"The labour being done by these robots is work that will never again be done by people."

The robots are coming and they will eat all the little people's jobs

#Future

Fri, Feb 27th, 2015 11:00 by capnasty NEWS

On the London Review of Books, author John Lanchester looks at the machine age, the coming-soon era where automation and robotics will strip the poor of low-wage low-skill jobs and earn companies tremendous capital. Disturbing, relevant, excellently written.

[...] Consider the driverless car being developed by Google. This is both miraculous, in that to an amazing extent it already works, and severely limited, in that there are many routine aspects of driving that it can’t manage – it can’t, for instance, overtake, or ‘merge’ with flowing traffic, which is no small issue in the land of the freeway. But imagine for a moment that all the outstanding technical issues are solved, and the fully driverless car is a reality. It would be astonishing, especially when/if it were combined with clean energy sources. Your car would take your children on the school run while they scramble to finish their homework, then come home to take you to work while you do your email, then drive off and self-park somewhere, then pick you up at the end of the day and take you to dinner, then drive you home while you sleep off that last regrettable tequila slammer, and all – thanks to self-co-ordinating networks of traffic information from other driverless cars – cleanly and frictionlessly. It’s not clear that the car would even need to be ‘your’ car: it would just have to be a vehicle that you could summon whenever you needed it. This isn’t just an urbanist vision, since there is a lot of immobility and isolation in the countryside that would be immeasurably helped by the driverless car.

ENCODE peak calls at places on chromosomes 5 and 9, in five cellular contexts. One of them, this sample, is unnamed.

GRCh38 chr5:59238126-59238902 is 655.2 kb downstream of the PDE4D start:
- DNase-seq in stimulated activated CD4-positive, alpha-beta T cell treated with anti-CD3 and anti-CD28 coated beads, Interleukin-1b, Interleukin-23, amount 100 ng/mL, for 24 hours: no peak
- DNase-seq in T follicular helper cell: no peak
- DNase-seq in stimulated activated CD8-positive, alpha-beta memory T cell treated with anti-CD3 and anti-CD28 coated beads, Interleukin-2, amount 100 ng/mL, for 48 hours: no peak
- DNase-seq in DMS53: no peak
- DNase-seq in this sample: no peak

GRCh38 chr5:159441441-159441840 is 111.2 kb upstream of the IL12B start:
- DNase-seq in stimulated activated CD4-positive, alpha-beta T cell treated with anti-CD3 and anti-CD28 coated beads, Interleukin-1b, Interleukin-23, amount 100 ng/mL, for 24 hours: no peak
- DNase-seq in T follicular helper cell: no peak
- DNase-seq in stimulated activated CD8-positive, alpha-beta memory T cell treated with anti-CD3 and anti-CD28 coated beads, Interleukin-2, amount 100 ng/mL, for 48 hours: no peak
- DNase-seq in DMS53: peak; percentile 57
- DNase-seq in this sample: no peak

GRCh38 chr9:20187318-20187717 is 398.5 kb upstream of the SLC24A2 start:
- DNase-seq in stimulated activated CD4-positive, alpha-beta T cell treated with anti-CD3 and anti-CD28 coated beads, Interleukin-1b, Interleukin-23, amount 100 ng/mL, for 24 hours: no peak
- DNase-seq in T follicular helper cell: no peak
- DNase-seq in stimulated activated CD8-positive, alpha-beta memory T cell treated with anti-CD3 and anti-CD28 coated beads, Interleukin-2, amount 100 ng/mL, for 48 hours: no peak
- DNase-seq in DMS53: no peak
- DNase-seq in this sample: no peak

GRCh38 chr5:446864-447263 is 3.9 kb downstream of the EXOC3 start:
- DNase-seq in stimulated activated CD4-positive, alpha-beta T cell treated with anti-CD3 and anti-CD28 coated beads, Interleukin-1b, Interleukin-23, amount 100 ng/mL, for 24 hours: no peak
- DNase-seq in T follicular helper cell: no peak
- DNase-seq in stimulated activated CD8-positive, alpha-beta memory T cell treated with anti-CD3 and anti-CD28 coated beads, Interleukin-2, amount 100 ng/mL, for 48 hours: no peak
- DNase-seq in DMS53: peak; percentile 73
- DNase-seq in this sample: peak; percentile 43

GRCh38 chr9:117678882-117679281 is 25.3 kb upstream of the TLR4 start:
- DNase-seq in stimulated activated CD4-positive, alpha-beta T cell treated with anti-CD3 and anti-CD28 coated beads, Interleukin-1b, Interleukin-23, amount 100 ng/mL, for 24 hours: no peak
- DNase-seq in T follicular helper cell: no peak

The catch: all the money would be going to Google. An entire economy of drivers would disappear. The UK has 231,000 licensed cabs and minicabs alone – and there are far, far more people whose work is driving, and more still for whom driving is not their whole job, but a big part of what they are paid to do. [...]

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